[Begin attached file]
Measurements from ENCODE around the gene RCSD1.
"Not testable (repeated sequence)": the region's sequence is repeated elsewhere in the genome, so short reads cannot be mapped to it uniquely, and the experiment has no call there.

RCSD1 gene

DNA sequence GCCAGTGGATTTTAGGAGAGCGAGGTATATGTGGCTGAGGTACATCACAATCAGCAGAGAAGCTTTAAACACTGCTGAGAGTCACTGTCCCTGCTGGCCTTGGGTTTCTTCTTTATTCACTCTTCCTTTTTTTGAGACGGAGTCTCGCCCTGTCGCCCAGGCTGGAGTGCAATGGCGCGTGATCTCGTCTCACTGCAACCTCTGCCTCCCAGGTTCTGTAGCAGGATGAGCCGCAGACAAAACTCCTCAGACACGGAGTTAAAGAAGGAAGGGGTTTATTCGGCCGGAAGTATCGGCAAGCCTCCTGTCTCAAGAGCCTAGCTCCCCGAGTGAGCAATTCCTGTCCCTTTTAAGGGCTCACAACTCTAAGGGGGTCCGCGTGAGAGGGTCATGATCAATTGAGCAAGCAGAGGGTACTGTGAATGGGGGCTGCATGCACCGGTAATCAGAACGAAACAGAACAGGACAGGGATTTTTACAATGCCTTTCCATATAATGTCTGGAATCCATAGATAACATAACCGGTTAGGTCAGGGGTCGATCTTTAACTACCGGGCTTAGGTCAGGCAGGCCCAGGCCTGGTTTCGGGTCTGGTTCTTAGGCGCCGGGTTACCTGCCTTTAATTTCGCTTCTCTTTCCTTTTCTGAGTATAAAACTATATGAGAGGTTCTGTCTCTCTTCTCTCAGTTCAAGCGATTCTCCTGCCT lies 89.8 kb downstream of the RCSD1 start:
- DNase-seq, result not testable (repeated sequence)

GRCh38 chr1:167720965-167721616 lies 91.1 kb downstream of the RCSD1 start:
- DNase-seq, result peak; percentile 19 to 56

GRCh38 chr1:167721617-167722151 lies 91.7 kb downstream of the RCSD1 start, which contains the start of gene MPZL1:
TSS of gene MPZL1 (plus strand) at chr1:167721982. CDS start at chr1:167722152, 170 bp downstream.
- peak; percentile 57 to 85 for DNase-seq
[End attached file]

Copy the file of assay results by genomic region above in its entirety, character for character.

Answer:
Measurements from ENCODE around the gene RCSD1.
"Not testable (repeated sequence)": the region's sequence is repeated elsewhere in the genome, so short reads cannot be mapped to it uniquely, and the experiment has no call there.

RCSD1 gene

DNA sequence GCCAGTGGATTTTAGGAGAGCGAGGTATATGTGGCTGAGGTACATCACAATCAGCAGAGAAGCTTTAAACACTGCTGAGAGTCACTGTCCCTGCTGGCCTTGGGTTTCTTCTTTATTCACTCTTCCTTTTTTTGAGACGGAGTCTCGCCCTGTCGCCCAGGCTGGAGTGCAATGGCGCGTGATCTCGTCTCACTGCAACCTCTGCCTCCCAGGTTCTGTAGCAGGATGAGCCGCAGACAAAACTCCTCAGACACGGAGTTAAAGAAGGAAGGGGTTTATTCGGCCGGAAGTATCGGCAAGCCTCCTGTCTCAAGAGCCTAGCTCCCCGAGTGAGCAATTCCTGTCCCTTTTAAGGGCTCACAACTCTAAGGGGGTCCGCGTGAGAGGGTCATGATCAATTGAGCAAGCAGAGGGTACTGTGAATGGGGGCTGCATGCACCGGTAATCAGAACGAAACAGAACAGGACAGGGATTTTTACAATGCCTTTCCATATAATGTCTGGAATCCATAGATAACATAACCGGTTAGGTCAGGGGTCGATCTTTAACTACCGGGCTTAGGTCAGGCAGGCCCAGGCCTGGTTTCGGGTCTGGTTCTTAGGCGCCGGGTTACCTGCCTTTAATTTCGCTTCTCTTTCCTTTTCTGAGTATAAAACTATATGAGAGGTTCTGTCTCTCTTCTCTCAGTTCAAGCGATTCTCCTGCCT lies 89.8 kb downstream of the RCSD1 start:
- DNase-seq, result not testable (repeated sequence)

GRCh38 chr1:167720965-167721616 lies 91.1 kb downstream of the RCSD1 start:
- DNase-seq, result peak; percentile 19 to 56

GRCh38 chr1:167721617-167722151 lies 91.7 kb downstream of the RCSD1 start, which contains the start of gene MPZL1:
TSS of gene MPZL1 (plus strand) at chr1:167721982. CDS start at chr1:167722152, 170 bp downstream.
- peak; percentile 57 to 85 for DNase-seq